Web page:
The financial impact of cancerPosted on: 14 November 2016 by 50connect editorial
Cancer can be tough on your finances, but with Macmillan Cancer Support’s information, advice and guidance, no one has to face the financial impact of cancer alone.
It may not be the first of your worries, but cancer can be tough on your finances. You may earn less if you need to stop working or reduce your hours. You may spend more on everyday costs like heating and travelling to hospital. Too often, money worries just get out of control but with Macmillan Cancer Support’s help and guidance no one has to face the financial impact of cancer alone. You can deal with your money worries early, so you can get back to the things that matter most. Read on to find out how Terry’s got help from Macmillan.
Terry on financial support
Terry – “The last thing you want to be worrying about when you’re ill is money.”
Terry was diagnosed with non-Hodgkin's lymphoma. He had been living comfortably before that but soon after he began treatment his financial situation spiralled out of control. He received help from Macmillan in the form of benefits advice, a grant, as well as support to get help with travel costs. Terry has now been successfully treated and returned to work.
"Six years ago I was diagnosed with NonHodgkin's Lymphoma. The lump came up out of nowhere, under my chin on my neck. Before I knew it I was on a course of chemotherapy. After my first chemotherapy I soon realised if I felt that poorly, I wouldn’t be able to return to work"
After being on sick pay from work I was made redundant. I used to dread the postman pushing bills through the door. At that time I was three months behind with my mortgage payment. Financially this period was a huge struggle. I was told I needed to eat lots of fresh fruit and vegetables to fight the cancer, but we couldn’t afford it. I could barely afford the TV license or keep the car going.
When you’re desperate you’ll try anything. You’re borrowing money, you’re getting further into debt. You’re using your credit card knowing full well that you can’t afford the payments at the end of the month. What do you do? We put the house on the market. Tried to come to some understanding with the building society. And moved away from the house that we shared together for 11 years.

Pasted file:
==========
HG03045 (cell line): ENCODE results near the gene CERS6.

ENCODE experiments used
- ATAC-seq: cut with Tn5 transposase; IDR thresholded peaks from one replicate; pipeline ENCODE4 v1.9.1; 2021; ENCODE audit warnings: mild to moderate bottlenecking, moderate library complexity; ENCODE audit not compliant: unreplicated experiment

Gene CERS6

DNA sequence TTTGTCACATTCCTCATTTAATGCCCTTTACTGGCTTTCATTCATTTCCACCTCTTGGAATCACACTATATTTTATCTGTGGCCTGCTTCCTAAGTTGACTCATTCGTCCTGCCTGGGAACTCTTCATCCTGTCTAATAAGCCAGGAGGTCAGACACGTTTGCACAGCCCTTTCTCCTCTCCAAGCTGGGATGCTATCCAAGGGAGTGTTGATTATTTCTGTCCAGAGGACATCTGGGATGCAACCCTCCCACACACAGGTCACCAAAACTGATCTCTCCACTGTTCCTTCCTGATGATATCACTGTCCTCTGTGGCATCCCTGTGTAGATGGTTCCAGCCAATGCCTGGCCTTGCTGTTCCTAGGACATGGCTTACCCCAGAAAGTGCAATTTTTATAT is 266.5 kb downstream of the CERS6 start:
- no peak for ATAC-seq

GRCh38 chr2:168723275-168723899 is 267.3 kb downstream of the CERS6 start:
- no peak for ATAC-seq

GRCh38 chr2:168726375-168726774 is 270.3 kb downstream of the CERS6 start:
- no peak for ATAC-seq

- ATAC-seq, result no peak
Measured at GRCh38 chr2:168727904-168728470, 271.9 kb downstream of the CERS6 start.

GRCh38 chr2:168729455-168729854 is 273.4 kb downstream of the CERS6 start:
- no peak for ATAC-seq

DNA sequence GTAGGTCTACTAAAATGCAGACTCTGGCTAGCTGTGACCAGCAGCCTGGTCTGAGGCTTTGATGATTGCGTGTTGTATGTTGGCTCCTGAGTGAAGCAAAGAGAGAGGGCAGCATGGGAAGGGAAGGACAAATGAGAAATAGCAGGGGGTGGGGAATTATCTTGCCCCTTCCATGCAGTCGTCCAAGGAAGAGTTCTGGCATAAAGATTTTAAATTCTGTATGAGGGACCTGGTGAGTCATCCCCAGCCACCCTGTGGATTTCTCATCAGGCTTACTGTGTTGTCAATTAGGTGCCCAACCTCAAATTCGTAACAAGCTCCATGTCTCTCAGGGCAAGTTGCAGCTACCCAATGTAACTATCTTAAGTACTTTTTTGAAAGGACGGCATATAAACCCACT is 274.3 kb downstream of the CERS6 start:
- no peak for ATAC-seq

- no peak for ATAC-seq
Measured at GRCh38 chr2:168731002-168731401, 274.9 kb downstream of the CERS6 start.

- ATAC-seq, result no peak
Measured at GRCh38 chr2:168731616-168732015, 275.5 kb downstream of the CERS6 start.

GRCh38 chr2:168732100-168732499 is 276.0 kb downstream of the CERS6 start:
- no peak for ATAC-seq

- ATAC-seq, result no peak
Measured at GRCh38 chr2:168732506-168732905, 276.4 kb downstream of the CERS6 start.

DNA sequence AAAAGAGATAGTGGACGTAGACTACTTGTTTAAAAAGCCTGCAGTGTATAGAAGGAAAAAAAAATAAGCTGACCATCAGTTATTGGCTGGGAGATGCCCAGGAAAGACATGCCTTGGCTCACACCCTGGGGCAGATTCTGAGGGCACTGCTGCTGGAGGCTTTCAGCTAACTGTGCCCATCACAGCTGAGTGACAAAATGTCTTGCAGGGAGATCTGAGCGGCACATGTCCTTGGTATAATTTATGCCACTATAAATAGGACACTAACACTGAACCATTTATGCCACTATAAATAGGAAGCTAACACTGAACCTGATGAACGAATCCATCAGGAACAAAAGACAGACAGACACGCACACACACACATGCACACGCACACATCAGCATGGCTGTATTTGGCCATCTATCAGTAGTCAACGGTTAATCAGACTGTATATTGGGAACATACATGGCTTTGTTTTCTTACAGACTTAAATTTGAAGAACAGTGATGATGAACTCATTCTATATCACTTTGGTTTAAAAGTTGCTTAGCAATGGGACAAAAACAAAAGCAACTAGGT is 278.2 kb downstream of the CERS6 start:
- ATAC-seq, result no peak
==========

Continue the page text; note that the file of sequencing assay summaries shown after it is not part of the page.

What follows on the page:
It was not until I visited Macmillan that I realised that additional help was available. So I had a nice chat with a lady there who helped with travel costs. Macmillan also said that there were grants available, and advised on what benefits were available and what benefits I was entitled to.
I received a grant, and they even offered to represent me at a Work Capability Assessment by the Benefits Agency as I was still very weak. Without a doubt without benefits I would have been repossessed and I would be in great debt. I can’t describe how bad it would have been. The last thing you want to be worrying about when you’re ill is money. The only fight you should have to take on is your fight to get better.
As I approached the end of my cancer journey, I looked back and realised although I had lost my dream house, I lost my cars but I realised I’m still alive. That was the main thing. I’m surrounded by a loving family.
Macmillan were a great help, initially on diagnosis, and subsequent claim for benefits. I would recommend anyone with cancer to get in touch with Macmillan. ‘
No one should face cancer alone. So when you need someone to turn to, we’re here. Right from the moment you’re diagnosed, through your treatment and beyond, we’re a constant source of support, giving you the energy and inspiration to help you take back control of your life.
For support, information or if you just want to chat, call us free on 0808 808 00 00 (Monday to Friday, 9am–8pm) or visit www.macmillan.org.uk/moneyworries
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